A surge of anti-Chinese racism that emerged in the US during the COVID-19 pandemic does not seem to be abating, according to a new nationwide survey of 6,500 Chinese-Americans conducted by researchers at Columbia’s School of Social Work and the New York–based nonprofit Committee of 100.
The survey and research project, which provides one of the most comprehensive snapshots of Chinese-Americans’ viewpoints and life experiences ever conducted, finds that nearly 10 percent of respondents were physically assaulted or threatened with violence in the past year; 20 percent were called a racial slur or verbally harassed; and 74 percent experienced some form of racial discrimination. The racial hostility appears to be taking a toll on Chinese-Americans’ mental health, with nearly one in four participants reporting levels of emotional distress that put them at risk for psychiatric problems.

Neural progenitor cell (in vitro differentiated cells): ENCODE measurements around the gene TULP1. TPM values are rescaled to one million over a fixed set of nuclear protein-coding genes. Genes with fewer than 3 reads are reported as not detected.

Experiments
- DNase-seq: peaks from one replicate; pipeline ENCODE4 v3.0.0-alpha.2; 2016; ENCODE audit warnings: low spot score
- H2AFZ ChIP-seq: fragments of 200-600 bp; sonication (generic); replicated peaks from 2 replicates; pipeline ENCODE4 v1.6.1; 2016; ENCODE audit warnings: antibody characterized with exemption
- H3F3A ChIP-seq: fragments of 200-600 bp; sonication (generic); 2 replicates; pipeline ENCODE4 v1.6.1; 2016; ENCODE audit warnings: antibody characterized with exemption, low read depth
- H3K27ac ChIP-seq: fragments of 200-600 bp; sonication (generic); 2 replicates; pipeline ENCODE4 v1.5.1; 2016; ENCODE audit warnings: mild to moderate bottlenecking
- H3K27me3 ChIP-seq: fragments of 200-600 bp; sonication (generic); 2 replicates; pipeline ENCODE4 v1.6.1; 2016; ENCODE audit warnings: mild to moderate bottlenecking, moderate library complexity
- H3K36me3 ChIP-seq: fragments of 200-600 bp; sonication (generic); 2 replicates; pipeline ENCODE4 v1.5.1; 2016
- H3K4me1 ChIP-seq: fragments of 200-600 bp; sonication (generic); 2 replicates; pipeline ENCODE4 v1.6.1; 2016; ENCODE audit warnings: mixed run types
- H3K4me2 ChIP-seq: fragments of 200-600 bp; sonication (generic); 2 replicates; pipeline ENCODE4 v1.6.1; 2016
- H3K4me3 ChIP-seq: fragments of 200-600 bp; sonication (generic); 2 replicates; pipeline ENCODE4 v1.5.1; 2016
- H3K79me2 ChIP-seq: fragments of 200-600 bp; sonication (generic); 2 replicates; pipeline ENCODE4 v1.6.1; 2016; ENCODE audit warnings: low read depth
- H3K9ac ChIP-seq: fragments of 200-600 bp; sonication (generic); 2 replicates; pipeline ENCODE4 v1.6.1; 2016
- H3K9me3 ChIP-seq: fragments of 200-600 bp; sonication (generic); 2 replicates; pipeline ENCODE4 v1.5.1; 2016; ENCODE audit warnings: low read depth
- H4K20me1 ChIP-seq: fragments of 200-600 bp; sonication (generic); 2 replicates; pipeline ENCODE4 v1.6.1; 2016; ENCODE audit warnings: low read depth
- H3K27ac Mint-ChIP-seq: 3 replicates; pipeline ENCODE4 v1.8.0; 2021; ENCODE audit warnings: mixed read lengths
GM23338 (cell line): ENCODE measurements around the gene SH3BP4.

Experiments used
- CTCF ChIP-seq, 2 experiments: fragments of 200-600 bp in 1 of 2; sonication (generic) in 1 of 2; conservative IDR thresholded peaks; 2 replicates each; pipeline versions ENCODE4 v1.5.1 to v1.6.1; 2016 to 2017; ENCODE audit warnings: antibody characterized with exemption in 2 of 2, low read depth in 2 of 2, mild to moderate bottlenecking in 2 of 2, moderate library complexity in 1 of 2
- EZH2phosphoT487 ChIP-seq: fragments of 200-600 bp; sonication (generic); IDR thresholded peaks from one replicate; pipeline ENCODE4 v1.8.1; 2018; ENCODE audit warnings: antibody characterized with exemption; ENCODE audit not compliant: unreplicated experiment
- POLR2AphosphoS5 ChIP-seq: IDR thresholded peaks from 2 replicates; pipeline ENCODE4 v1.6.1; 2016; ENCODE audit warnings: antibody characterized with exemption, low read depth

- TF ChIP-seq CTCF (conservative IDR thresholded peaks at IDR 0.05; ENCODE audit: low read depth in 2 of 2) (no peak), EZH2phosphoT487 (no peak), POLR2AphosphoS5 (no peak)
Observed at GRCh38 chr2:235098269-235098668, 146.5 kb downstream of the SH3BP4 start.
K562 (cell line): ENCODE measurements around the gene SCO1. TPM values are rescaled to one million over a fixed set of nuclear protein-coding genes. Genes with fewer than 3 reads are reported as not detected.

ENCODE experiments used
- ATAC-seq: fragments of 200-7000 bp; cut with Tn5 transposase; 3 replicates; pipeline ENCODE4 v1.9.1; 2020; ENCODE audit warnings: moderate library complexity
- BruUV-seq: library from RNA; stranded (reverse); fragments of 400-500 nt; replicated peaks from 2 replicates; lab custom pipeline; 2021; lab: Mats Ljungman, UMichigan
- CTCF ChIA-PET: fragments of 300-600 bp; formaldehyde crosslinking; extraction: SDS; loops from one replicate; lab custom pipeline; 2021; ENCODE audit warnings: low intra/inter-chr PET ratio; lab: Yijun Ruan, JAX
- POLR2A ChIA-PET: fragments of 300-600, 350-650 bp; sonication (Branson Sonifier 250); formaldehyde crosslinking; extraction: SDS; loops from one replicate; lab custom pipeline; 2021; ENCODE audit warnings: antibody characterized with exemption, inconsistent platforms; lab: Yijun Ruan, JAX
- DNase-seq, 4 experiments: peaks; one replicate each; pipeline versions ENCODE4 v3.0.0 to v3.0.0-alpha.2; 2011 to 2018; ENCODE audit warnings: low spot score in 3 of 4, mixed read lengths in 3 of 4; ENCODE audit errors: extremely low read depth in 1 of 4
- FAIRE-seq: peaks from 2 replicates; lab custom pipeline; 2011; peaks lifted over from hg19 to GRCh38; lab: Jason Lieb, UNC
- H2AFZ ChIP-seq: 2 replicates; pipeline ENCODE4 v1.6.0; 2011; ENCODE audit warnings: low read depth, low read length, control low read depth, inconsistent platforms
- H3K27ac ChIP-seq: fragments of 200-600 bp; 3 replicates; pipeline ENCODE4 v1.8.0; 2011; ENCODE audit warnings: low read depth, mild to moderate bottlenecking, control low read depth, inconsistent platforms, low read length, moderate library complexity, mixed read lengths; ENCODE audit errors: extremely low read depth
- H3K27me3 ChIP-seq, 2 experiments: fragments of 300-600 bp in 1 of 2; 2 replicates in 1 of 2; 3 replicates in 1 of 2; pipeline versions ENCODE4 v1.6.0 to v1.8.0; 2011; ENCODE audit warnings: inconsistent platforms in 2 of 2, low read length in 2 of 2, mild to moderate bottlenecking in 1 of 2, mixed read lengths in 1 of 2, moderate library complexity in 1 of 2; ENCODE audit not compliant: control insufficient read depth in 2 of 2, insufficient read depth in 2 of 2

The Columbia researchers, led by professor Qin Gao ’05SW and graduate students Jennifer So and Stacie Tao, together with Committee of 100 staffer Samuel Collitt, say they made special efforts to study Chinese-Americans not typically represented in large-scale US population surveys, including those who speak little or no English and live in rural areas. Their report, published on the Committee of 100 website, provides an unusually detailed portrait of one of America’s fastest-growing demographic groups (there are now 5.5 million people of Chinese ethnic origin in the US) and includes recommendations for combating anti-Chinese racism and improving social services for the approximately one-quarter of Chinese-Americans who are poor.